Wednesday, July 17, 2013

"Still Crazy After All These Years"

from the DailyMailOnline
You don't have to be a half bubble off plump to use a wheelchair, but it helps. 

What I know works is a sardonic sense of humor, a sense of fatalism, an existential appreciation of life, a dash of Buddhist or Christian mysticism all help.

That said, I think you have to be a little bit wacked to want to use a wheelchair—to want to be disabled because it fits some concept of self. Here's the story that brought that to mind.

It's good she's getting a little help, this wanna-be, and by that I mean psychiatric help rather than the help of whatever doctor the story mentioned—the so-called doctor that was going to make her dream (nightmare!) possible by severing her spinal cord.

Readers go on to learn she enjoys "the excitement of downhill skiing and ... Doing any activity that brings a chance of me becoming paraplegic ... "

Ah, so. A nice clean paraplegic injury, but no mention of the surgeries, the months in hospital, the long rehabilitation. Catheters. Enemas. Pressure sores. And it's odd to there's no speculation on her part about doing two or three things I can think of off the top of my head—and won't mention here—that could cause paraplegia in a fraction of a second.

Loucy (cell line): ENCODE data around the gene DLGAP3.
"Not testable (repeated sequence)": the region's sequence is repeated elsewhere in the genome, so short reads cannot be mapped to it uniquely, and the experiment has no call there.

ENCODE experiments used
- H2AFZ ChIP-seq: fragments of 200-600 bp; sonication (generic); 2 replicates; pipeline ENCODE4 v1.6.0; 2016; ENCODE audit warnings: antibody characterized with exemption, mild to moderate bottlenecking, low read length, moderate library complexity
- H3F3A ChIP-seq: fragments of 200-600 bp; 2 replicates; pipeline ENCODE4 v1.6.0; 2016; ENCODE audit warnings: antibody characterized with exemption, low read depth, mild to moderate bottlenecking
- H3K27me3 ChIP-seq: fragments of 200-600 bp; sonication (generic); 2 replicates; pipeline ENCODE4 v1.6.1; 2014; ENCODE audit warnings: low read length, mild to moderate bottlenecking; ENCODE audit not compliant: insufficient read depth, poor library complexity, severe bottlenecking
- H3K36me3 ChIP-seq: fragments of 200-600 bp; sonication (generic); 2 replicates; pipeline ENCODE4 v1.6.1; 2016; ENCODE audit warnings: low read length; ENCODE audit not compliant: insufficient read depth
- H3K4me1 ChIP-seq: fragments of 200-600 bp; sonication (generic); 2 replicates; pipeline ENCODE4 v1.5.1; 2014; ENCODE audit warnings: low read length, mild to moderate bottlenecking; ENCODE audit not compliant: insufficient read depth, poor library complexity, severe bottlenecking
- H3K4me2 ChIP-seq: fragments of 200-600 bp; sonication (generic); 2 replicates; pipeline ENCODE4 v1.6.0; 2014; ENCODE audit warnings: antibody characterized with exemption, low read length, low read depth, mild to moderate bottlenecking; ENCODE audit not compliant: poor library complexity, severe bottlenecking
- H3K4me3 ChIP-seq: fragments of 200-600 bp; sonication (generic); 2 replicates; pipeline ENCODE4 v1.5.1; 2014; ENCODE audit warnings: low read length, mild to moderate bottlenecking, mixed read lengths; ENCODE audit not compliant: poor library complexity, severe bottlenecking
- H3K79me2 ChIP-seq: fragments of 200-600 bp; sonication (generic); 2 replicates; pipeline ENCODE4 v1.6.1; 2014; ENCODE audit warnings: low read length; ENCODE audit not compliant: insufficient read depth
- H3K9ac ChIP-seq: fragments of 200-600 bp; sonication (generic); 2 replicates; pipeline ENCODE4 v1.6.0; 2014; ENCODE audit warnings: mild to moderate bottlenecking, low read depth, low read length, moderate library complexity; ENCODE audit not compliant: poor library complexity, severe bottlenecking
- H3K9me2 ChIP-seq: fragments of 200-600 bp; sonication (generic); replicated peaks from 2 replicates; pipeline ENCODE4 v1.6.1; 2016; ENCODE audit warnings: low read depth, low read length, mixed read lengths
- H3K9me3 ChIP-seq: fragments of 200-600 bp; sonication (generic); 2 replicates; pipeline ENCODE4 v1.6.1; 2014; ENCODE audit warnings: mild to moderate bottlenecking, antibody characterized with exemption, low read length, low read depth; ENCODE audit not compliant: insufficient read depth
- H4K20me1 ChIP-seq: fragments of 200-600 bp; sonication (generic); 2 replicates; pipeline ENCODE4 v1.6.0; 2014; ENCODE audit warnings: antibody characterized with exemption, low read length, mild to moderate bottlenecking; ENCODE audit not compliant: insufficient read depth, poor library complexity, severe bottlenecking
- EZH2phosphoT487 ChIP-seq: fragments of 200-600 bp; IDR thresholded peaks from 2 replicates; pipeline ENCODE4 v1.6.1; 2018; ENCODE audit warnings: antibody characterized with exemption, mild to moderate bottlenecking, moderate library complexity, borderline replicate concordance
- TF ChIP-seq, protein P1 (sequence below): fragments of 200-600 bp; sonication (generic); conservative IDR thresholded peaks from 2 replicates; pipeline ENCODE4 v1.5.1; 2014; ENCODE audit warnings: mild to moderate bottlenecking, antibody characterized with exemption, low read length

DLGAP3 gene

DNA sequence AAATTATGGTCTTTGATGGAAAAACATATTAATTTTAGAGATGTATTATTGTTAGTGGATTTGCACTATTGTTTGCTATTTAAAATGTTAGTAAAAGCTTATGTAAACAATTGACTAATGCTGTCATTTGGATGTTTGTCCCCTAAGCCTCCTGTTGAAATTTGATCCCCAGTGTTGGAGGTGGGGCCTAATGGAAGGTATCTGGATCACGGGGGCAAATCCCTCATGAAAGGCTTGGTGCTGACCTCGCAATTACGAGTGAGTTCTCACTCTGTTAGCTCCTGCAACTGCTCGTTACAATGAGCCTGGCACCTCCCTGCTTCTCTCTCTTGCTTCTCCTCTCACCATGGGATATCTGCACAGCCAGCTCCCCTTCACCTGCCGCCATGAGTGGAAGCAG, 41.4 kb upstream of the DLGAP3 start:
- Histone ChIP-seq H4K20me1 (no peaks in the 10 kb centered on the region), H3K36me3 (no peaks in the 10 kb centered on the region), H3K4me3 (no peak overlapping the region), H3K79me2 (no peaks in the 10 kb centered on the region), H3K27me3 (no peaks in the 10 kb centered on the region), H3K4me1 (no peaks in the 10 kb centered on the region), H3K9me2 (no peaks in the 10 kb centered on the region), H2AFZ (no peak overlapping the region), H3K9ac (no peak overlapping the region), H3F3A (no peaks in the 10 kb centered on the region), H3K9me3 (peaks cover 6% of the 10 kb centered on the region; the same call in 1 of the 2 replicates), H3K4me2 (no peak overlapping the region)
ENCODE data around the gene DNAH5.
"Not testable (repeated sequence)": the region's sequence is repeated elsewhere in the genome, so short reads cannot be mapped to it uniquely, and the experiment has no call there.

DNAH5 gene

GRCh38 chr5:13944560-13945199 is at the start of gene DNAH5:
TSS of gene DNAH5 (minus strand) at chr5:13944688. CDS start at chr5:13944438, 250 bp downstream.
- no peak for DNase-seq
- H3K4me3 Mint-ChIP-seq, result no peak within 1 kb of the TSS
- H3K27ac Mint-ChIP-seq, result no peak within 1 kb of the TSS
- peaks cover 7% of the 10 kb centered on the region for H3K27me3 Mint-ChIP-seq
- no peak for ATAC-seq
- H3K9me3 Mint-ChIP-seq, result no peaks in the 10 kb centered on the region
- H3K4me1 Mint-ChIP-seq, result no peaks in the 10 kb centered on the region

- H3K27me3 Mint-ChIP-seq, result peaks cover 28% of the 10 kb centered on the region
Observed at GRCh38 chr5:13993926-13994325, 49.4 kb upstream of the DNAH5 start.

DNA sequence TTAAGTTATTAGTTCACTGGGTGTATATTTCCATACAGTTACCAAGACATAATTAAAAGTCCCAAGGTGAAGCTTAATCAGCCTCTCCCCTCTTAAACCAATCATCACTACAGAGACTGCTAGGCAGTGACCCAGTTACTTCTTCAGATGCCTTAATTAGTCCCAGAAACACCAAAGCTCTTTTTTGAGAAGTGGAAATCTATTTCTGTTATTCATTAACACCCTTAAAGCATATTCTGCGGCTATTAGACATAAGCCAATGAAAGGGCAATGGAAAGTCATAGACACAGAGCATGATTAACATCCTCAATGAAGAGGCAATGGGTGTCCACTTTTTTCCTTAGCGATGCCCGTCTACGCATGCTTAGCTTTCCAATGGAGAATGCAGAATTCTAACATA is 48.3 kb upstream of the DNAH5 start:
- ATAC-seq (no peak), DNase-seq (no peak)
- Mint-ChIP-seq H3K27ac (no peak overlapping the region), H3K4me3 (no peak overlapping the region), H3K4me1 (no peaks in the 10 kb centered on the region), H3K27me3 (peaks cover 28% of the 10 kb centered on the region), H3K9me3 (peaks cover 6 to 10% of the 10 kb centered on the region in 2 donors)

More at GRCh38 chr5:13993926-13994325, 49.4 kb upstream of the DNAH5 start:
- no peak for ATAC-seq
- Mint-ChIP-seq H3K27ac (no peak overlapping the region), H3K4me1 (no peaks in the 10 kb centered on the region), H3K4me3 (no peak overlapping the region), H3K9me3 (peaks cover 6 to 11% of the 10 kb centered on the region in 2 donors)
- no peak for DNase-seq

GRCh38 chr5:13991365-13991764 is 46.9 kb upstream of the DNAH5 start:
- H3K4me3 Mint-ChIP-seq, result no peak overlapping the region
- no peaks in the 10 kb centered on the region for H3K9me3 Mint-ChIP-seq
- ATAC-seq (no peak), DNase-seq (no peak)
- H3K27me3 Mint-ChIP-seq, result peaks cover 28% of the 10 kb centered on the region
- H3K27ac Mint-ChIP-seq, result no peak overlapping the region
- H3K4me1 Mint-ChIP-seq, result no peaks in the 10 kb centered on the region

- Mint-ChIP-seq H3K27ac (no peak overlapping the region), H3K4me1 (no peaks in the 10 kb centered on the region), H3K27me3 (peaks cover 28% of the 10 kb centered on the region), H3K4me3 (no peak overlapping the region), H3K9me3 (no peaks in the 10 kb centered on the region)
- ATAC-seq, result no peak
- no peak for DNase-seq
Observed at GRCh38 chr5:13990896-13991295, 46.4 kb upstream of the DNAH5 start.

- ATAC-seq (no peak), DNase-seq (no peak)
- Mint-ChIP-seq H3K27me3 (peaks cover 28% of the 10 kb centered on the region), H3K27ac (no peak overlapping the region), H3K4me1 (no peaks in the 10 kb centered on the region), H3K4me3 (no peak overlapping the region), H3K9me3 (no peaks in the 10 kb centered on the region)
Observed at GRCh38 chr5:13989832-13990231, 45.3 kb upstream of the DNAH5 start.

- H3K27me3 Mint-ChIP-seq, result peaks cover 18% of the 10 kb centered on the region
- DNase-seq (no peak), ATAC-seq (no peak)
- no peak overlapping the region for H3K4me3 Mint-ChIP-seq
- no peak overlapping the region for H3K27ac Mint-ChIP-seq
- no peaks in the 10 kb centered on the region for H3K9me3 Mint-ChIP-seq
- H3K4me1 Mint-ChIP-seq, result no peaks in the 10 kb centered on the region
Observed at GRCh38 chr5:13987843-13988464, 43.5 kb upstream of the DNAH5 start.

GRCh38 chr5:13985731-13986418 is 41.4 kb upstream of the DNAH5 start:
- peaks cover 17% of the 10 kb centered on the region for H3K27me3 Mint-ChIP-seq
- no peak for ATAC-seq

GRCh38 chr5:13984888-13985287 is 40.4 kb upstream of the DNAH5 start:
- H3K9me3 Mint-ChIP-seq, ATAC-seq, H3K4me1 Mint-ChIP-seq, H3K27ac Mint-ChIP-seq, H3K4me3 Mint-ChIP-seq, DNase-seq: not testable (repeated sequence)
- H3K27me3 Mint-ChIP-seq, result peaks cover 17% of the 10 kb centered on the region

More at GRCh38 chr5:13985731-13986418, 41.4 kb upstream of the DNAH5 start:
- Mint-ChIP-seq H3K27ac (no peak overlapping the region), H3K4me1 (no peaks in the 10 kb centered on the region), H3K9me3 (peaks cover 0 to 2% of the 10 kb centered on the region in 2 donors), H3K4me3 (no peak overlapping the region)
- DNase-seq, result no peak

And then there's this:
Now, Chloe spends most of her time in a wheelchair, but has to get out for various household tasks and walk down the steps to her car. 
I can't afford to convert my home for disabled access so I just use the chair as much as I can, she said.
Well, now. That's the reality. She wants the real experience of being mobility impaired, the attention (which she's welcome to), and perhaps even, dare I say it, the compassion/pity/sympathy too often ladled out by those who know no other way to react. 

But there she has the reality of using a wheelchair. Steps. Inaccessible counters. Inaccessible bathrooms. Things out of reach. Doors unreachable or unclosable.  

I have no business lampooning this twisted person. She's getting what she wants: attention. And I'm giving her more.

There's been some discussion lately in a post-polio group about "devotees," folks who have a fetish, perhaps even a sexual fetish, involving people with disabilities. I can almost wrap my mind around a devotee, and I'd have no problem with full comprehension if, for example, I had a devotee who looked like, oh, Lee Remick or Elizabeth Montgomery, which relates to my teenage fantasies.

What I can't comprehend, however, is the dark inspiration that might drive a human being to want to be paralyzed. That's why I hope these folks are sad example—Look at me ... please, please, look at me—of rotten parenting, or neurological miswiring. I simply wish they'd keep their problems to themselves.
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